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Commentary on Keith Augustine's Article

Description: Abstract: This commentary responds to Keith Augustine's article on the hallucinatory nature of near-death experiences (NDEs). It draws attention to his misreading of an important point made in my book Religion, Spirituality and the Near-Death Experience (Fox, 2003) regarding claims made by some NDErs to have traveled into outer space, reinforces the need for a thorough consideration of the epistemological complexities involved in asserting or denying a "common core" to NDEs, and ends by supporting the point made by Augustine that there is a pressing need for more crosscultural studies of the "core" phenomenon itself.
Date: Winter 2007
Creator: Fox, Mark
Partner: UNT Libraries

Commentary on Keith Augustine's Paper

Description: Abstract: Keith Augustine has provided a useful survey of the psychological and neurological correlates of near-death experiences and out-of-body experiences. The empirical findings he cites may prove awkward to accommodate under current separationist accounts of these experiences, although proponents of the separationist approach may be able to refine their theories so as to enhance their predictive power in this regard.
Date: Winter 2007
Creator: Irwin, Harvey J.
Partner: UNT Libraries

Commentary on "Psychophysiological and Cultural Correlates Undermining a Survivalist Interpretation of Near-Death Experiences"

Description: Abstract: Keith Augustine has provided a legitimate and cogent critique of a transcendental interpretation of near-death experiences, exposing weaknesses in the research methodology, paucity of the data, and gaps in the arguments. He offers evidence from psychophysiological and cultural correlates of NDEs that he interprets as favoring a hallucinatory understanding of these phenomena. however, his analysis relies on idiosyncratic definitions of psychological concepts, reads unidirectional causality into bivariate correlations, and underestimates the empirical predictions of the separation hypothesis. Despite less than compelling evidence for the transcendental hypothesis, it accounts for NDE phenomenology better than the materialist model.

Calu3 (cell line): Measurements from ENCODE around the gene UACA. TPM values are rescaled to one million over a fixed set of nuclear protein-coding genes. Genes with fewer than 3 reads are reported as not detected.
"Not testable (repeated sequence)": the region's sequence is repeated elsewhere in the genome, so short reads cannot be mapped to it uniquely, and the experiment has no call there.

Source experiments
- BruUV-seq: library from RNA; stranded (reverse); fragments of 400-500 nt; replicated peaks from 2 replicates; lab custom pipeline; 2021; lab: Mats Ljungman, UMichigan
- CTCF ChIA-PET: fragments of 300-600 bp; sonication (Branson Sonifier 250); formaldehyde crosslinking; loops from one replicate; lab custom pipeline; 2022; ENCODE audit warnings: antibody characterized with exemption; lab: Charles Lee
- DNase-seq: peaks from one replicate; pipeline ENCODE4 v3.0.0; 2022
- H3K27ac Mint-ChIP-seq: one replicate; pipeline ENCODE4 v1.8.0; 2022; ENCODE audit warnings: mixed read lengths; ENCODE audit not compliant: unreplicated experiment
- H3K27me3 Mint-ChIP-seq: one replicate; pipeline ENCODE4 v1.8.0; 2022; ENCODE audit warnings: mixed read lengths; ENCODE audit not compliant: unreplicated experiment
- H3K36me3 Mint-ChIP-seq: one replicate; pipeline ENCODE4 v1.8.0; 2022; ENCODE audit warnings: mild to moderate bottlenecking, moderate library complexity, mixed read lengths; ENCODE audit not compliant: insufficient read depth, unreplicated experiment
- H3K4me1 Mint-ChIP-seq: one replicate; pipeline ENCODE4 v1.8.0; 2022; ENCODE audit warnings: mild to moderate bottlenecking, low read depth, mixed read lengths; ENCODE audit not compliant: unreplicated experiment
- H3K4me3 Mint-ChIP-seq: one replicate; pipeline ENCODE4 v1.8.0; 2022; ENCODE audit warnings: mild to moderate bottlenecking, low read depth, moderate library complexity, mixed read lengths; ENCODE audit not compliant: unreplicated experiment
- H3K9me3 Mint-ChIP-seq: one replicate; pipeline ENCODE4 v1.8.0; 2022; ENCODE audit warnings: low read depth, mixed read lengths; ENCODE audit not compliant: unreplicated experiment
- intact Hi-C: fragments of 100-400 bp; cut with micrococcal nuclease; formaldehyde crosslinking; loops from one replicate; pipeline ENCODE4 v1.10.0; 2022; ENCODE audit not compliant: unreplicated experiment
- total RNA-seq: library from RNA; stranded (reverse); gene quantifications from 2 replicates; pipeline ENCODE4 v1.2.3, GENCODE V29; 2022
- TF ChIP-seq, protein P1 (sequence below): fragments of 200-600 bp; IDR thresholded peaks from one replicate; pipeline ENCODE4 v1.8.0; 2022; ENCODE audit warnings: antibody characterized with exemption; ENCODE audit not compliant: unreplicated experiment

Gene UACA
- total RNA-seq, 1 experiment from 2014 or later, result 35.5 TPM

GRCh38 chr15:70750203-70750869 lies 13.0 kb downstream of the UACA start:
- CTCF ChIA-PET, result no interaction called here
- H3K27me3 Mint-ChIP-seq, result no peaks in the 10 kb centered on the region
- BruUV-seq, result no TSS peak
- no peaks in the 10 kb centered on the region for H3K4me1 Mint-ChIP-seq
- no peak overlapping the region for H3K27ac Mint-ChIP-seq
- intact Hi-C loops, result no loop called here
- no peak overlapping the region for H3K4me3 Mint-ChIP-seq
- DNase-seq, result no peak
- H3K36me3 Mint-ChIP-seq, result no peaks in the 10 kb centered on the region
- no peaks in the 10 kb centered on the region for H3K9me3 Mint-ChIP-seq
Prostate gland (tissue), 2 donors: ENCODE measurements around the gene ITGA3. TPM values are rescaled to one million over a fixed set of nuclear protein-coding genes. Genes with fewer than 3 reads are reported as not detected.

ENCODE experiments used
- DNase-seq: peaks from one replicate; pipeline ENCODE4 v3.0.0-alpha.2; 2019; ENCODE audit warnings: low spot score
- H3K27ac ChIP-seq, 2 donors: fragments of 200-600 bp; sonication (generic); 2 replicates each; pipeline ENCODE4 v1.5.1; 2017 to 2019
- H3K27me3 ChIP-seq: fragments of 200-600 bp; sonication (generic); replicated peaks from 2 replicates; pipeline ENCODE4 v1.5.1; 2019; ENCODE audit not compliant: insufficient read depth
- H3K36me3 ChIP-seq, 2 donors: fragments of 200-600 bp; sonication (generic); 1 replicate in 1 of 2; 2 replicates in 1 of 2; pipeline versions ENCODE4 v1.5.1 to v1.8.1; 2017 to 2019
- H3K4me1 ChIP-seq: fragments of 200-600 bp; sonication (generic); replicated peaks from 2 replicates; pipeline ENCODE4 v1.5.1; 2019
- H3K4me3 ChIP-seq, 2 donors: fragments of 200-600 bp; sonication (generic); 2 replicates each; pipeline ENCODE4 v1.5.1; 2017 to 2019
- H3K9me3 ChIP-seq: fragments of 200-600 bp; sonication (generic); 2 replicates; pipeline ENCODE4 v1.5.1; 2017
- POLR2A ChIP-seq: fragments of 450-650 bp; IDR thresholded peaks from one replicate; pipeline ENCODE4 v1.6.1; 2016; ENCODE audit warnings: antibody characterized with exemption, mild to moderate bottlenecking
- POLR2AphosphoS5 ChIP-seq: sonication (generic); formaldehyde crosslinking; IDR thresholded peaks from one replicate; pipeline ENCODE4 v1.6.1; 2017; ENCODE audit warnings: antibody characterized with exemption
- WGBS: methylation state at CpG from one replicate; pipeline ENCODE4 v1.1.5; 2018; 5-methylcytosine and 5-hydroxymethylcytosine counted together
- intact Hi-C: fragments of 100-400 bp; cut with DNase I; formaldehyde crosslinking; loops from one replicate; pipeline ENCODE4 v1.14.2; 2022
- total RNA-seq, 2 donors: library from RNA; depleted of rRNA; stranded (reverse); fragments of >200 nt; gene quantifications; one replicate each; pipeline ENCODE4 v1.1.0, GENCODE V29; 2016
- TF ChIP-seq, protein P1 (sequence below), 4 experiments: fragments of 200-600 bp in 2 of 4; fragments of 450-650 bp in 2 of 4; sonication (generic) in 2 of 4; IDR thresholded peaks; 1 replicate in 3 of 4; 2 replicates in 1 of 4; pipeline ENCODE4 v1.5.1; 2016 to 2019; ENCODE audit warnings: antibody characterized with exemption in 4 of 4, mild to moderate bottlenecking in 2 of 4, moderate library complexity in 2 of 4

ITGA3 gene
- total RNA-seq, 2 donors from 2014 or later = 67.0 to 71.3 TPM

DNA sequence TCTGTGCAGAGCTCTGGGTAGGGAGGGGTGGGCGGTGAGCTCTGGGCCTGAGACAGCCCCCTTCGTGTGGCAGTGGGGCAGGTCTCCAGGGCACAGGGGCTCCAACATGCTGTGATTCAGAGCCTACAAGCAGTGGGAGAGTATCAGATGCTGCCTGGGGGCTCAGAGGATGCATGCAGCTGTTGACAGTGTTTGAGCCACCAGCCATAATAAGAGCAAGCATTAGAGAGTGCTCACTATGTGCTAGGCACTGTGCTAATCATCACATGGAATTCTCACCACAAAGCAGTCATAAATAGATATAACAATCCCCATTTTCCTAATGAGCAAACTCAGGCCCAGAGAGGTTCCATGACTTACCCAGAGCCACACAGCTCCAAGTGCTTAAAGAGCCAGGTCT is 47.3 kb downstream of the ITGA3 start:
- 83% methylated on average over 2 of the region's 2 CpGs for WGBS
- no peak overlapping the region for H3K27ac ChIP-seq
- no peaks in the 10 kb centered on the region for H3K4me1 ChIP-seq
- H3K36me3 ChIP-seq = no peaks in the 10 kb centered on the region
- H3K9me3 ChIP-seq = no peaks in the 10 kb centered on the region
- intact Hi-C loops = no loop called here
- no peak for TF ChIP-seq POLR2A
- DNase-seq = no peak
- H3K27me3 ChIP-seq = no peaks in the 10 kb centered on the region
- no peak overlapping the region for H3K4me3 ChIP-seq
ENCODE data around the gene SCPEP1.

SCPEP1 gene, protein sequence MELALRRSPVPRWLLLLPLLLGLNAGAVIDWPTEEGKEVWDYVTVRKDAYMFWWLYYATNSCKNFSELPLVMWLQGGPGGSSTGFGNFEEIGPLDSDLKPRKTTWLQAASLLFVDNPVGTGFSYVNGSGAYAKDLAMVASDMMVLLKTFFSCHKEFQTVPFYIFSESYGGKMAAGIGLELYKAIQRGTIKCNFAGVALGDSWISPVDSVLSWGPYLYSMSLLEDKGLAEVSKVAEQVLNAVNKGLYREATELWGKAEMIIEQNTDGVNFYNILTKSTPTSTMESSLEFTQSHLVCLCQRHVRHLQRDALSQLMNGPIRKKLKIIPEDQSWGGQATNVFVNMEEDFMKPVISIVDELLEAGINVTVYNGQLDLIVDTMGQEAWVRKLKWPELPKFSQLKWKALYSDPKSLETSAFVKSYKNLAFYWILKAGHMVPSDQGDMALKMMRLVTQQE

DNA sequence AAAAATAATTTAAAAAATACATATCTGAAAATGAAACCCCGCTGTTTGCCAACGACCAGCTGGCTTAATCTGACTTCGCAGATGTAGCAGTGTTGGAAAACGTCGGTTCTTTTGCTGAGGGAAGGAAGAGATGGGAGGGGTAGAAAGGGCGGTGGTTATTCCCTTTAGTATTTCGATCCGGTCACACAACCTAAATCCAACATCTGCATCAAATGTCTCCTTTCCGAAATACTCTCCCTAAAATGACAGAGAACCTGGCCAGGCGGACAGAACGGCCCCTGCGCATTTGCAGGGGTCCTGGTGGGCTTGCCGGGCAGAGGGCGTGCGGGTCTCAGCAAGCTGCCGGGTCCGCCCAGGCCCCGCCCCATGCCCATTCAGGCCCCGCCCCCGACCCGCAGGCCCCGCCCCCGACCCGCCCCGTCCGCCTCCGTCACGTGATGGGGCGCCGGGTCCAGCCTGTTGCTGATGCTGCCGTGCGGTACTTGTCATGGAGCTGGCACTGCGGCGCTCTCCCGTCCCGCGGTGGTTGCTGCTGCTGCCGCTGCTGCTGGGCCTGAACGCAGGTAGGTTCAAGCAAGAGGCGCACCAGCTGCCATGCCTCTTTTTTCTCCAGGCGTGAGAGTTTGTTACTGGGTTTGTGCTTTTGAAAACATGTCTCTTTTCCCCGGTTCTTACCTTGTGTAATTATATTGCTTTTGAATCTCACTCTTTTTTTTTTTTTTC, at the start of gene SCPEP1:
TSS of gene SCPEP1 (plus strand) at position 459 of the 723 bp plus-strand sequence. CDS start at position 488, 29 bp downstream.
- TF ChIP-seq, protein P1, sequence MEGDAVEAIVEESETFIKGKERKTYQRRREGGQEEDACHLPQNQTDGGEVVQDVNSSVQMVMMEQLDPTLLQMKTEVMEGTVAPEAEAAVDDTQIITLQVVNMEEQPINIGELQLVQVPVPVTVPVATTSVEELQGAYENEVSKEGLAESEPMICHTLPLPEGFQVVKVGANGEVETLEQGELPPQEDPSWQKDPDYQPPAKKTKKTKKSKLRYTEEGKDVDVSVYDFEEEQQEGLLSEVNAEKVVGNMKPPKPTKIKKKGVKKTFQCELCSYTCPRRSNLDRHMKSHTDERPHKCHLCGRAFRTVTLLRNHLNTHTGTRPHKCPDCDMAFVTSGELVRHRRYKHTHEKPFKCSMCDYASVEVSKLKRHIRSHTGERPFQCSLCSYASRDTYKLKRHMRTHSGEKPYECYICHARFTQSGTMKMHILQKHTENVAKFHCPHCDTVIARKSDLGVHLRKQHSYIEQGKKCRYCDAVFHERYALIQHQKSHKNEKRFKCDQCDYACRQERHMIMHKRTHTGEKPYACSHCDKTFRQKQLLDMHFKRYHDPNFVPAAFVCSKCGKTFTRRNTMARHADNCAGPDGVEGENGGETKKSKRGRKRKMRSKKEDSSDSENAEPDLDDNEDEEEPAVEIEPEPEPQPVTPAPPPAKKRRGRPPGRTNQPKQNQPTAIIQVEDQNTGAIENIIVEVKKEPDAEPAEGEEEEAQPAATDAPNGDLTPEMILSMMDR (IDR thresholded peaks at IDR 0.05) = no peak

Date: Winter 2007
Creator: Greyson, Bruce
Partner: UNT Libraries

Culture and the Near-Death Experience: Comments on Keith Augustine's "Psychophysiological and Cultural Correlates Undermining a Survivalist Interpretation of Near-Death Experiences"

Description: Abstract: This paper is a sociological commentary on the leading paper by Keith Augustine. It discusses the relationship between social expectations and culture as well as extending the discussion about the possibility that near-death experiences may not be a singular entity. I suggest there are sound grounds for developing a typology of experiences that have different and or overlapping causes and phenomenology.
Date: Winter 2007
Creator: Kellehear, Allan
Partner: UNT Libraries

Journal of Near-Death Studies, Volume 26, Number 2, Winter 2007

Description: Quarterly journal publishing papers related to near-death experiences, including research reports; theoretical or conceptual statements; expressions of a scientific, philosophic, religious, or historical perspective on the study of near-death experiences; cross-cultural studies; individual case histories; and personal accounts of experiences or related phenomena.
Date: Winter 2007
Creator: Greyson, Bruce
Partner: UNT Libraries

Psychophysiological and Cultural Correlates Undermining a Survivalist Interpretation of Near-Death Experiences

Description: Paper, Part III of a critique of survivalist interpretations of near-death experiences (NDEs), which considers psychophysiological and cultural correlates of NDEs suggesting that such experiences are solely products of individuals' minds rather than windows into a transcendental realm.
Date: Winter 2007
Creator: Augustine, Keith
Partner: UNT Libraries

"Psychophysiological and Cultural Correlates Undermining a Survivalist Interpretation of Near-Death Experiences" Defended

Description: Article responding to objections raised against another article. The author concedes some of the objections up to a point, but concludes that they neither strengthen the case for a survivalist interpretation of near-death experiences, nor weaken the case against one.
Date: Winter 2007
Creator: Augustine, Keith
Partner: UNT Libraries